• Having a son that is 7, it’s been a blast seeing my boy cook in the kitchen. My oldest makes his own fried eggs, pancakes, cookies, rice, and so much more. At this age, they just adore creating their own foods. Once they are old enough, allow them to make their own foods. It’s always fun to me to make something with my son and then have him try the food. I ask him, “is it missing anything?” He then thinks about it, and sure enough, he always has something in mind to add to it to make it taste just perfect. It’s fun. It’s creation and it gives him something to be proud of to serve to his family.At this age, I make sure that my son clears his plate. I portion his meals according to how much I know he should be eating. Of course, there are days that I know he’s full and in that case, I don’t press him. He’s a great eater though, so I really don’t have many problems with him. There are many great resources online that can show you what an appropriate serving size is for children 6+. At this age, if my son starts to whine and complain, I send him to bed. I let him know that he’s much to old to be displaying this type of behavior and if he wants to do that he can go do it in bed. Simple and it works.

I’ve had a lot of parents concerned that there children will be hungry. Yes, they probably will, but they won’t be harmed. My children have gone to bed early many times and they always wake up ready to eat a large nourishing breakfast. Best of all, they learn right away that they don’t enjoy going to bed early and usually eat much better the next evening.

Through all of this, the most important thing is to be consistent – establish your boundaries and hold true to them. If your child is whining and complaining, guess what, they’re normal, but don’t give in and make them something they enjoy to eat like a hot dog or chicken nuggets. Trust me, the’ll learn right away that it just takes some whining, and saying no, to get what they want. You’re the parent. You make the rules.

How to Tame a Picky Adult Eater – Even When They Don’t Want to Eat

How To Tame A Picky Eater Even When They Don't Want To Eat |

First of all, a picky child eater usually grows up to be a picky adult eater. So…

Train up a child in the way he should go,
And when he is old he will not depart from it. Proverbs 22:6

However, there are still many woman I know that when they marry the special man in their life come to find out that they are picky. Oh dear. This must be frustrating. Okay, here are a few tips to tame a picky adult.

1. Remember that flavors are acquired.

  • I don’t know one person that’s ever had a sip of beer or wine for their first time and thought, “wow, this is fantastic!” No, those flavors are acquired and just like that, the flavors in the dishes you create are acquired as well. So, my advice to you is to just keep serving real food. It will take awhile, but soon enough, the new flavors will be acquired.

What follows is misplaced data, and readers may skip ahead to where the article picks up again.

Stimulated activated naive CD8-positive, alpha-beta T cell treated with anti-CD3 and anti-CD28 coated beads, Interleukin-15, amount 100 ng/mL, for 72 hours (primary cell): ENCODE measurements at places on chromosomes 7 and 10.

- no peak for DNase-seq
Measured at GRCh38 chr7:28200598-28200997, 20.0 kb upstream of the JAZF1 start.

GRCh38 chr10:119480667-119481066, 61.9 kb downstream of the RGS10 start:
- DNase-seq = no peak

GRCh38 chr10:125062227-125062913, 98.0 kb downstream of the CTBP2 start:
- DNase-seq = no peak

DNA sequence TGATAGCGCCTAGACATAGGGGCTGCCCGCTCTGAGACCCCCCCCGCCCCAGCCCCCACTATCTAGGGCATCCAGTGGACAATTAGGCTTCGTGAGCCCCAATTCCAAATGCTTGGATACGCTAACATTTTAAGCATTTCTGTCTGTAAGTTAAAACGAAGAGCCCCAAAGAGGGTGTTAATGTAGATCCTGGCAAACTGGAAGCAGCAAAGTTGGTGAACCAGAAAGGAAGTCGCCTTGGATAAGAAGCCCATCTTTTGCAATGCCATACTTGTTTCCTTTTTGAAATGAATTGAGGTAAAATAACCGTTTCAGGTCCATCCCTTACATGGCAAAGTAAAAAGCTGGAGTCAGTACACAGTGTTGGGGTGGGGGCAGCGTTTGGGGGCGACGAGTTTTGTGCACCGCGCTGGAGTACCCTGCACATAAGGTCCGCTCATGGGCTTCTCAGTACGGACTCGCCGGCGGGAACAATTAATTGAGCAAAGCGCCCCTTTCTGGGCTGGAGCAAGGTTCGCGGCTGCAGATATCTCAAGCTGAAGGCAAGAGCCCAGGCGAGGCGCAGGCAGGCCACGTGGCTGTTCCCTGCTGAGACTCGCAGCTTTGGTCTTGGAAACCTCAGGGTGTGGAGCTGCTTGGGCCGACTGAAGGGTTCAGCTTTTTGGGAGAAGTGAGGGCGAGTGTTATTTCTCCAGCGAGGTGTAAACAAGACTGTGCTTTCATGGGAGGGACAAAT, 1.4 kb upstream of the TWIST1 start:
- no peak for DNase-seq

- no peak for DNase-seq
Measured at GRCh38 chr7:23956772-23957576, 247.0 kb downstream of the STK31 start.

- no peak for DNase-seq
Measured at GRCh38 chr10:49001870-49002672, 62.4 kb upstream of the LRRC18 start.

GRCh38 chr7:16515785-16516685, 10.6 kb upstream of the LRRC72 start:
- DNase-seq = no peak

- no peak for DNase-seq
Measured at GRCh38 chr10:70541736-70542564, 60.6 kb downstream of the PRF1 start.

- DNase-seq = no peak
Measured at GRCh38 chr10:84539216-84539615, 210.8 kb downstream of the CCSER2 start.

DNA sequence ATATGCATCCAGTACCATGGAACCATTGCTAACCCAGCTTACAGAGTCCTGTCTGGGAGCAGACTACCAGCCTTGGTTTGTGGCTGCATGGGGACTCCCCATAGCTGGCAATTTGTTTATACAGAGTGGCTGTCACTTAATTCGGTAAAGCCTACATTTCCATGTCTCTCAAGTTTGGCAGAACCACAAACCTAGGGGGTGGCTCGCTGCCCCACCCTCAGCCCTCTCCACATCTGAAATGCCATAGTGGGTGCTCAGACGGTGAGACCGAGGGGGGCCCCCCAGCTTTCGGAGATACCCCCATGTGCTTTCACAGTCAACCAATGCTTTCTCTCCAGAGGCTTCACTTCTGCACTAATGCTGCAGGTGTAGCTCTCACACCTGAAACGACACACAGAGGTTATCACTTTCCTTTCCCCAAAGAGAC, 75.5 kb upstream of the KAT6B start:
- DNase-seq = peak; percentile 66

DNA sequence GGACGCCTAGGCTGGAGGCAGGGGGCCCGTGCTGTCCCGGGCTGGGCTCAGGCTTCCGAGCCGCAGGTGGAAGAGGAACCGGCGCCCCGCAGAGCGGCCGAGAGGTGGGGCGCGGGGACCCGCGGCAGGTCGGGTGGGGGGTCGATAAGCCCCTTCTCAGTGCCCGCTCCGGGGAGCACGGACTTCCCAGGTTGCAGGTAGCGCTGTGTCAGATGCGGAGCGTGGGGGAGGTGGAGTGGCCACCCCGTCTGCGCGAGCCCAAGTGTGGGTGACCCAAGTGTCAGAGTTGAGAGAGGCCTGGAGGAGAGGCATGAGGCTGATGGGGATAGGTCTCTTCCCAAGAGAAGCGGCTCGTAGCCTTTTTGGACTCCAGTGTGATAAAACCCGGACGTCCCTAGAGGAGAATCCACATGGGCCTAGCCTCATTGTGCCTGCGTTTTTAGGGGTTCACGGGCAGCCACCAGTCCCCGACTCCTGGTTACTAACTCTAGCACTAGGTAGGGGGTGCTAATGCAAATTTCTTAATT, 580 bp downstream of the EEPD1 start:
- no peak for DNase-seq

2. Quit Buying Junk Food.

  • This tip is for both children and adults alike. Mom’s, I don’t know if you realize this or not, but the power to what your family eats is in your hands. Whatever you bring in from the grocery store is going to be a viable option for each member in your family. If they don’t like what you prepare and know that there are frozen chicken nuggets in the freezer, guess what, they’re going to reach for it. This includes mostly adults that are more than capable of grabbing it and preparing it for themselves. If you don’t bring it home, they will not have that option and let me tell you, the real food that you prepare will start to look more appetizing when their option is that or hunger. This same tip goes for all cookies, crackers, twinkies.. etc…. If it’s not in your house, it’s not an option.

3. Cook Good, Flavorful Food.

4. Be Gracious.

  • When I first started gutting my house of all processed foods, it took my man a few years later to be on board 100%. During that time, I still bought him his favorite cereal, his pasteurized 2% milk, and things of that sort. His love was more important to me than stripping every processed food away from him. However, some things that he desired and that I wanted my children to stay away from, I would purchase for him and then ask him to leave them at his work. However, I kept feeding him the good stuff. Now, nearly 8 years later, he loves whole raw milk, backyard eggs, real cheese, and everything good that is real food. It took a few years for him to develop his palate to real food, but in that gap, I was gracious to his needs.

One thing to remind your picky adult eater is that their children are learning from them. It’s important for them to try and change their ways to ensure that your own children grow up to be fantastic eaters.

 Do you have a picky eater in your family? Tell me, what are your tips for taming the picky eater?

Diana is a mother of three, proud wife, and humbled daughter of God. She finds the most joy meeting with Jesus in her organic gardens. She is completely blessed to be able to call herself a stay at home mom where she home educates her children, joyfully serves her husband, and cooks nourishing, real food, for her family. She loves connecting with people on facebook, google+, pinterest, and instagram.